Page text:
Elkin: I, too, want to blame it on the fact that the character of Jack Russell was so poorly developed that it held everything else back but that seems like a cop out. I think it may have more to do with the round table of creators that jumped on and off this book like it was a rabid pony (do ponies get rabies?), which ended up muddling it and losing any sort of rhythm.

Sacks: I think the core concept was intriguing enough, but Jack is such a weak central character and there's so little forward momentum that the book just kind of dies. It's pretty interesting reading the Tomb of Dracula issue and seeing how everything is well set into motion and how that book has a real sense of forward motion, then switch back to WBN and see everything be much more static.

Elkin: I was so confused during the Dracula parts. Clearly there was a story there and the Werewolf seemed to be an irritating distraction from it. Like it was a necessary crossover because well ... horror comics or something. I really hated that part. Almost as much as I hated Tigra and the Cat People.

Sacks: Putting out the fire with gasoline, indeed!           

Elkin: Heh.

Sacks: Yeah, there was a definite sense that Dracula was interrupted by this Werewolf stuff, as if Wolfman felt obliged to bring his other comic into ToD.

Elkin: Did you read Roy Thomas' "Few Frantic Words" about how the book came about? What did you think about that?

Sacks: I honestly thought it was pretty much all corporate propaganda, except for the great anecdote about him reviewing Ploog's portfolio in “the tiny Marvel anteroom."

Elkin: As much as I too enjoyed the Ploog anecdote, I think what was interesting about the Thomas “article” was that he too points to the fact that having developed the idea for the series, it quickly left his hands and was sent bouncing around from writer to writer ever since. This is really the downfall of the title, I think. Nobody sat on it long enough to ride it into the sunset. Too many cooks spoil the pudding. A bird in the hand is worth two on the flea. You know, all those clichés seem warranted in this situation.

Sacks: A watched cat never boils its spaghetti?

Elkin: Touché

Sacks: That problem is so typical for Marvel in the '70s. It was only the rare title that kept its creative staff for very long. Oddly, that seemed to happen more on the horror books than any others.

Elkin: I think the whole fuck-fest culminates in the Team-Up with Spider-Man at the end of this collection. Somebody explain to me 1) What the fuck was going on and 2) What the fuck was going on.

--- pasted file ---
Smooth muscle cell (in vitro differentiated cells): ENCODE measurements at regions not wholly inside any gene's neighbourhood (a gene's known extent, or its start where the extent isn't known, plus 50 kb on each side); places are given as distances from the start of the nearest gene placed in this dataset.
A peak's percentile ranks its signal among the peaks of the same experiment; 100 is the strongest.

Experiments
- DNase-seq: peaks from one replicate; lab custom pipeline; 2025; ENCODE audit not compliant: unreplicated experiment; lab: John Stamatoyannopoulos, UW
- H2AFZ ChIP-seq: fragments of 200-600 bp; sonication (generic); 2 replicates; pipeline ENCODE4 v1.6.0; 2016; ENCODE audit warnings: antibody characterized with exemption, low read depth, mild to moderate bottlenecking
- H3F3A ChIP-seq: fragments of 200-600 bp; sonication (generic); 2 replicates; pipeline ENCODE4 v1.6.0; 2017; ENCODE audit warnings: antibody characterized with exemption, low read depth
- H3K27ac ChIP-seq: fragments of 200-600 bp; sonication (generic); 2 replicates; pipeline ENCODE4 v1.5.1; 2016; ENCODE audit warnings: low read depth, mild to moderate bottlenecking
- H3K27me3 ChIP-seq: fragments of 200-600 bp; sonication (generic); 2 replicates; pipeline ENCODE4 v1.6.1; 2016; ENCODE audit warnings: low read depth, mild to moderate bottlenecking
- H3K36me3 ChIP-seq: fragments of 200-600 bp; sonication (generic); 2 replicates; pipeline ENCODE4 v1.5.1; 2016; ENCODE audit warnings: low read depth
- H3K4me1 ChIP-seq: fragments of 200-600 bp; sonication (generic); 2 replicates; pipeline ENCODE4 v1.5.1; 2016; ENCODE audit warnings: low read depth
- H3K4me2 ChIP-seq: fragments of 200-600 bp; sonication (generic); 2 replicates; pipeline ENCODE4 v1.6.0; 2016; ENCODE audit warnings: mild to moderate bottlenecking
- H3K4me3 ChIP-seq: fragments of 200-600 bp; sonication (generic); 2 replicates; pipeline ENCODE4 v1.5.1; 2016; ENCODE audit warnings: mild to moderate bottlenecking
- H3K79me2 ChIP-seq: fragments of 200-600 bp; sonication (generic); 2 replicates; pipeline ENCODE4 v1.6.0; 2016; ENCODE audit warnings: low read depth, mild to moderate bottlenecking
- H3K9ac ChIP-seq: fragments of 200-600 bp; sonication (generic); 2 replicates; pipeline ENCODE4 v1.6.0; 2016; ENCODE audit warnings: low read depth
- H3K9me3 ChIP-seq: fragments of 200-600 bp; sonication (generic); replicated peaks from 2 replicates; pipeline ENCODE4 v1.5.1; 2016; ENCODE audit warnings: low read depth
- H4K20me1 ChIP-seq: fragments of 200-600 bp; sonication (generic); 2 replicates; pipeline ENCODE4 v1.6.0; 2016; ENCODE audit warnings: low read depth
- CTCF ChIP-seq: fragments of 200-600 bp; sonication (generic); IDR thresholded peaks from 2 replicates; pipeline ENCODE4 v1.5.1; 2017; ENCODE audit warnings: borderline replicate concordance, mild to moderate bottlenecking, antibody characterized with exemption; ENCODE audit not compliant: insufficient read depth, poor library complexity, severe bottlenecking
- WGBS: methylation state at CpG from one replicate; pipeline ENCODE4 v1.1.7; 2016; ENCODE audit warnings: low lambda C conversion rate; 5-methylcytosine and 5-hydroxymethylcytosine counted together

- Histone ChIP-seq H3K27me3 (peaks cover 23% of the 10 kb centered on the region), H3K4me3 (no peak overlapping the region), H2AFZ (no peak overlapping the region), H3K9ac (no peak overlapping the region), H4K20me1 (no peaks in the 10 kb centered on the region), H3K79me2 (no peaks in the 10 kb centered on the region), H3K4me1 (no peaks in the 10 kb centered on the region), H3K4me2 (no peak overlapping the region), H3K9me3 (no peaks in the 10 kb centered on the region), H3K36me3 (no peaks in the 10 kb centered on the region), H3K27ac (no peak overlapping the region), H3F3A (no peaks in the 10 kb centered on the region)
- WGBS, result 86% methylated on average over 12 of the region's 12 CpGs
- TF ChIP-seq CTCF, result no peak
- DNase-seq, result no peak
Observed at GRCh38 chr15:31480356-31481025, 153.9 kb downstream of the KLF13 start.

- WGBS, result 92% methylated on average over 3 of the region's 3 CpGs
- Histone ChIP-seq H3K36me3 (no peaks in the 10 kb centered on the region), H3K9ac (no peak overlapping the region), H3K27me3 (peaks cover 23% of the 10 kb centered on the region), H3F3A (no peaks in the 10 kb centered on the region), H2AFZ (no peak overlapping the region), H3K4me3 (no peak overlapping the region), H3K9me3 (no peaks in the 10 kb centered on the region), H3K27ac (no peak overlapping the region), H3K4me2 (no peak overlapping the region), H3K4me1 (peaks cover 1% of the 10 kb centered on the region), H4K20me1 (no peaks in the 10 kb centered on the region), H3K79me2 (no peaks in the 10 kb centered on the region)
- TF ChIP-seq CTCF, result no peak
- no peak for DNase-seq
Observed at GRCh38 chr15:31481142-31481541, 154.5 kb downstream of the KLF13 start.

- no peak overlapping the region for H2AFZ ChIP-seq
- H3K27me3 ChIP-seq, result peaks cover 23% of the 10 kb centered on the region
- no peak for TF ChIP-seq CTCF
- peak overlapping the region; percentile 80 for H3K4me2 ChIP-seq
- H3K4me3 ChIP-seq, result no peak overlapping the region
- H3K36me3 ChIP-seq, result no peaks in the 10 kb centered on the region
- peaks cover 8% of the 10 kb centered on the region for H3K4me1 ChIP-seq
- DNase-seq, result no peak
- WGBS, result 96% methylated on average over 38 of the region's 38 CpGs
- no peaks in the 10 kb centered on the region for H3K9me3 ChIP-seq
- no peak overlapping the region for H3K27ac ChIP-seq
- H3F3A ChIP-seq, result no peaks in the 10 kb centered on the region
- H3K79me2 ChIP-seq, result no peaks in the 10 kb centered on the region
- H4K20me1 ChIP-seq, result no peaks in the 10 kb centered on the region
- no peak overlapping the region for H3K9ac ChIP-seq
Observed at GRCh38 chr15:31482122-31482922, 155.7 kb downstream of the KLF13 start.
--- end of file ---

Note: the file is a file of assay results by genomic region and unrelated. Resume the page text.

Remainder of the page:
San Francisco? Spider-Man? WHAT?           

Sacks: Umm, yeah, what the fuck was going on there? And they were fighting living zombies too?!

Elkin: Can you say, "Hey, maybe we can boost sales if we team him up with Spidey?" I wonder how long it was until they threw Wolverine in the book.

Sacks: MTU might have been the biggest trainwreck series of the '70s.

Elkin: Worse than Werewolf by Night? Ooooooh ... does it have an Essentials collection?

Sacks: WBN has a few moments that weren't terrible. I mean, the art is nice until Colletta takes over the inking.

Elkin: Oh, I agree. It did feature some incredible art by Mike Ploog. The whole Swami and the Blood Stone story was interesting. And I liked how they stole from both The Hunchback of Notre Dame (at least they gave Hugo the credit) and The Most Dangerous Game.

Sacks: Gawd, the Hunchback issue. Another great WTF issue. Those three letters really sum this book up. W.T.F., WBN?

Elkin: And to think I really thought this was a great comic book when I was wee. Then again, one of my favorite characters was John Jameson, Man-Wolf, too. I think I just wanted a dog.

Sacks: Yeah like my taste was so perfect when I was wee. Oh, poor Daniel, your folks wouldn't let you get a dog?

Elkin: Long story that. Hmmmmm ... I think I just opened up some strange doors in my subconscious, though. I think they are doggie doors.   

Sacks: Ah, that explains the latch I saw on the back of your head.

Elkin: That's another long story.

Sacks: LOL! Well, damn it, I don't think either of us were inspired by "Asshole by Day."

Elkin: I know. And I'm disappointed in that too. Then again, after Gerber, it's hard to get much better.

The Forest ... I must return to The Forest.

Sacks: Poor guy never made it to the forest.


 

Jason Sacks is Publisher of Comics Bulletin. Follow him on twitter at @jasonsacks, email him at jason.sacks@comicsbulletin.com or friend him on Facebook


 


Daniel Elkin has been reading and commenting on comics since the mid '70s when he used to wear a great deal of brown corduroy. Currently he lives in Northern California where brown corduroy is slowly becoming fashionable again. Daniel has worked in bars, restaurants, department stores, classrooms, and offices. He is a published poet, member of MENSA, committed father, gadfly and bon vivant. He can over-intellectualize just about anything and is known to have long Twitter conversations with himself (@DanielElkin).

P.S. He keeps a blog, Your Chicken Enemy.